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Title: Impact ionization and electrical transport in multiple quantum well structures
Author: Allam, Jeremy
ISNI:       0000 0001 2420 396X
Awarding Body: University of Surrey
Current Institution: University of Surrey
Date of Award: 1988
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This thesis describes experimental studies of perpendicular transport in multi-layer III-V semiconductor structures. Impact ionization, charge trapping at heterointerfaces and resonant tunnelling in multiple quantum well photodiodes were studied. Long-wavelength high-speed multiple quantum well avalanche photodiodes were studied. Ga0.47In0.53As/InP structures grown by trichloride, and metal-organic, vapour phase epitaxy exhibited avalanche multiplication at room temperature. The pulse response at high fields was not limited by carrier pile-up at the heterointerfaces. High quality Al0.48In0.52As/Ga0.47In0.53As photodiodes, grown by molecular beam epitaxy, exhibited multiplication of ≈ 70, microwave gain of ≈12 and an intrinsic response time of ≈100 ps at room temperature and high electric fields, indicating no carrier pile-up despite the very abrupt heterointerfaces. In multiple quantum well photodiodes which exhibited large reverse-bias leakage currents, a new carrier multiplication effect was observed. This was attributed to impact ionization across the heterojunction discontinuity of carriers "stored" in the quantum wells. Experimental evidence for this effect is presented for several material systems. Single carrier-type multiplication was demonstrated in a multilayer photodiode with compositionally-graded interfaces. Sequential resonant tunnelling and resonant Zener tunnelling were studied in high quality Al0.48In0.52As/Ga0.47In0.53As structures with low background doping. Carrier transport in undepleted quantum wells was studied in Ga0.47In0.53As/InF structures grown by gas source molecular beam epitaxy.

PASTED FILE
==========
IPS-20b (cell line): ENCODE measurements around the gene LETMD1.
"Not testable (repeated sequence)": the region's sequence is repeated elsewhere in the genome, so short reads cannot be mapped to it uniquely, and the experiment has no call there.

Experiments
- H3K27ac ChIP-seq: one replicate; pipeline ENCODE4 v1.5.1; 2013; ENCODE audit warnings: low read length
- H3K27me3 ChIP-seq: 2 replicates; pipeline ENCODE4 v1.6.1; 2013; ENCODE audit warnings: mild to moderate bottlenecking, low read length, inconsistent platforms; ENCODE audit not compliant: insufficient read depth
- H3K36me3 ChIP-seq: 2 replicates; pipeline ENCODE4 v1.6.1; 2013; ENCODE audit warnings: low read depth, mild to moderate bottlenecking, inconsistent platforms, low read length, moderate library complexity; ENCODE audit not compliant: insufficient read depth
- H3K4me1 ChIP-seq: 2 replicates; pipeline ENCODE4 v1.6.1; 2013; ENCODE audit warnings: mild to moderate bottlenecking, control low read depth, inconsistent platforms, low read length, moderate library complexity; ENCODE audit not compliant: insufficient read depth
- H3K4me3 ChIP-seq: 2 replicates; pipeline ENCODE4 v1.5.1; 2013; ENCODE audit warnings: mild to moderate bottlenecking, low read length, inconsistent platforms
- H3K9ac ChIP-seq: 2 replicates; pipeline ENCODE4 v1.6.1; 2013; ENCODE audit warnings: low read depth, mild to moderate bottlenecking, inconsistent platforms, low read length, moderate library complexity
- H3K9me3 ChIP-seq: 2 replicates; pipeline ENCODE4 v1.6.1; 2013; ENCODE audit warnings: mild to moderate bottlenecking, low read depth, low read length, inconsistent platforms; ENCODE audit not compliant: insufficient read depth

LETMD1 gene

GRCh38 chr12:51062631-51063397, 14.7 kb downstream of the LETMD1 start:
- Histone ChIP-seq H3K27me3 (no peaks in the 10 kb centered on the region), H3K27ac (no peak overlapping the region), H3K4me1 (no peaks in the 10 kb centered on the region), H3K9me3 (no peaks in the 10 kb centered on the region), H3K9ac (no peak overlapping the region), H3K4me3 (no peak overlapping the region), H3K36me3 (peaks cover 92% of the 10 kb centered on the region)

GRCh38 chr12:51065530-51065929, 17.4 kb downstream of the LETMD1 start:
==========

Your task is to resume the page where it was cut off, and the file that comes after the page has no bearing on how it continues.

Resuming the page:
Supervisor: Not available Sponsor: Not available
Qualification Name: Thesis (Ph.D.) Qualification Level: Doctoral
EThOS ID:  DOI: Not available
Keywords: Semiconductor transport study